Massive reduction in thermal conductivity of silicon irradiated with silicon ions – Paper Published in Physical Review Materials – Congrats Ethan Scott!

Congratulations to Ethan Scott who recently published his paper on “Phonon scattering effects from point and extended defects on thermal conductivity studied via ion irradiation of crystals with self-impurities,” in Physical Review Materials (Scott, E. A., Hattar, K., Rost, C.M., Gaskins, J.T., Fazli, M., Ganski, C., Li, C., Bai, T., Wang, Y., Esfarjani, K., Goorsky, M., Hopkins, P.E., “Phonon-strain scattering effects from point and extended defects on thermal conductivity studied via ion irradiation of crystals with self-impurities,” Physical Review Materials 2, 095001 (2018). PDF).

 

Abstract

Fundamental theories predict that reductions in thermal conductivity from point and extended defects can arise due to phonon scattering with localized strain fields. To experimentally determine how these strain fields impact phonon scattering mechanisms, we employ ion irradiation as a controlled means of introducing strain and assorted defects into the lattice. In particular, we observe the reduction in thermal conductivity of intrinsic natural silicon after self-irradiation with two different silicon isotopes, 28Si+ and 29Si+. Irradiating with an isotope with a nearly identical atomic mass as the majority of the host lattice produces a damage profile lacking mass impurities and allows us to assess the role of phonon scattering with local strain fields on the thermal conductivity. Our results demonstrate that point defects will decrease the thermal conductivity more so than spatially extended defect structures assuming the same volumetric defect concentrations due to the larger strain per defect that arises in spatially separated point defects. With thermal conductivity models using density functional theory, we show that for a given defect concentration, the type of defect (i.e., point vs extended) plays a negligible role in reducing the thermal conductivity compared to the strain per defect in a given volume.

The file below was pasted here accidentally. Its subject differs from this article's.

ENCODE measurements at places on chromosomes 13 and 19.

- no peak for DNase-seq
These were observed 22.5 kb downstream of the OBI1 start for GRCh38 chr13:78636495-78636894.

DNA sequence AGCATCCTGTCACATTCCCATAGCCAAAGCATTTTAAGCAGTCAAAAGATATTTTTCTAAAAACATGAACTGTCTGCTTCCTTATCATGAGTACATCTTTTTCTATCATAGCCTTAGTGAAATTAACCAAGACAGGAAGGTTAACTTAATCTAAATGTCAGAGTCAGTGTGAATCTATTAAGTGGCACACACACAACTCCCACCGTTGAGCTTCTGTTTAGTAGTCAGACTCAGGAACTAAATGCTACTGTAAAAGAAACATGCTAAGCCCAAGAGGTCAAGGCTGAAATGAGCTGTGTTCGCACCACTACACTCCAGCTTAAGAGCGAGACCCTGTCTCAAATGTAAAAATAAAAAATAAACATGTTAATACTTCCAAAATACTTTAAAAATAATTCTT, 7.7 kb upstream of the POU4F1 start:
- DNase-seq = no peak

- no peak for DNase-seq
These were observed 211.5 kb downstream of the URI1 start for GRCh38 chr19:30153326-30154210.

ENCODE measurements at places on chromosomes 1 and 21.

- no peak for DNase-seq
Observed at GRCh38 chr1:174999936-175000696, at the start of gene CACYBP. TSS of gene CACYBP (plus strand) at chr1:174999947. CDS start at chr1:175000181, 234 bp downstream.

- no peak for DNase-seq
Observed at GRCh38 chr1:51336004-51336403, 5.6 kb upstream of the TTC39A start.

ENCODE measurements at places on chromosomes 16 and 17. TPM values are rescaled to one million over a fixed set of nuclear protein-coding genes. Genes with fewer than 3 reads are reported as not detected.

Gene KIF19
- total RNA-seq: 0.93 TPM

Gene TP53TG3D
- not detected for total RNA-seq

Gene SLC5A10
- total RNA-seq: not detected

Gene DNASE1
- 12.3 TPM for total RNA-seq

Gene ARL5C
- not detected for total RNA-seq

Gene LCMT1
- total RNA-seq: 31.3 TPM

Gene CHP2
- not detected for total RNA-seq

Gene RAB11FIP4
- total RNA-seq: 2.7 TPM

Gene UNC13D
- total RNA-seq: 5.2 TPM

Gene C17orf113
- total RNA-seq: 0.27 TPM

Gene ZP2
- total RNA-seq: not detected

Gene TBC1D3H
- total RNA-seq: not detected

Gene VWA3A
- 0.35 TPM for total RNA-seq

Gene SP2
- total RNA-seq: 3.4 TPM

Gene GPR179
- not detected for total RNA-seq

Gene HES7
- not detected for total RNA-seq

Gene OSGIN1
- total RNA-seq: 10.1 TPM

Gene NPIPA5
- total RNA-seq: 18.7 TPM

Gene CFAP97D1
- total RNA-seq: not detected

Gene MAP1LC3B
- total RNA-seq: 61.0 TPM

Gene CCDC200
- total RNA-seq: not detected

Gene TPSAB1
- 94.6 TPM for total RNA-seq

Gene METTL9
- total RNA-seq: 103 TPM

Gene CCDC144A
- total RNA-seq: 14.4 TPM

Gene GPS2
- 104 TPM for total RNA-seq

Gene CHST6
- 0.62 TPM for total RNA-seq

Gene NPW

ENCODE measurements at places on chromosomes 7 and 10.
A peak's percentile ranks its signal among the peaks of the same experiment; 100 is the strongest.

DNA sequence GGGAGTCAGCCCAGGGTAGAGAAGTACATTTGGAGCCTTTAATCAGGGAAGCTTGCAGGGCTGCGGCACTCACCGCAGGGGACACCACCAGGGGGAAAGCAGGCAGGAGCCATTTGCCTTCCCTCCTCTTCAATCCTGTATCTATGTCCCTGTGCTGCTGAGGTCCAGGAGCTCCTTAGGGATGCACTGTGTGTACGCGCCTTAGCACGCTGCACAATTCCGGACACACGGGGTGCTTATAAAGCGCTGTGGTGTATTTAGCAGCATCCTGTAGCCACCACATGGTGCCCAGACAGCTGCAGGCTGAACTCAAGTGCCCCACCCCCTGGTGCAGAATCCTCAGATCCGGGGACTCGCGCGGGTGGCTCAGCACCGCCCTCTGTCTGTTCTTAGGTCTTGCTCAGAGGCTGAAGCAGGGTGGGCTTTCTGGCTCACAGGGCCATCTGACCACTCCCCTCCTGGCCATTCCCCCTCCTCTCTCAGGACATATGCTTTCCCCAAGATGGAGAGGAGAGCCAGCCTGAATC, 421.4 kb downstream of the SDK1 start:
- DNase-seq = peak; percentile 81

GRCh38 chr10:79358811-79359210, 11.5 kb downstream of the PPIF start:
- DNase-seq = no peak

DOI: 10.1103/PhysRevMaterials.2.095001

Acknowledgments

This material is based upon work supported by the Air Force Office of Scientific Research under award number FA9550-18-1-0352. The authors would like to thank D. Buller and R. Sisson with their assistance with the implantation, as well as the Nuclear Regulatory Commission for their support of this research through the Jump Start in Nuclear Materials Education and Research Graduate Fellowship Program at the University of Virginia. We also appreciate support from the Office of Naval Research under a MURI program, Grant No. N00014-18-1-2429. This work was performed, in part, at the Center for Integrated Nanotechnologies, an Office of Science User Facility operated for the U.S. Department of Energy (DOE) Office of Science. Sandia National Laboratories is a multimission laboratory managed and operated by National Technology and Engineering Solutions of Sandia, LLC., a wholly owned subsidiary of Honeywell International, Inc., for the U.S. DOE’s National Nuclear Security Administration under contract DE-NA-0003525. The views expressed in the article do not necessarily represent the views of the U.S. DOE or the United States Government.

 

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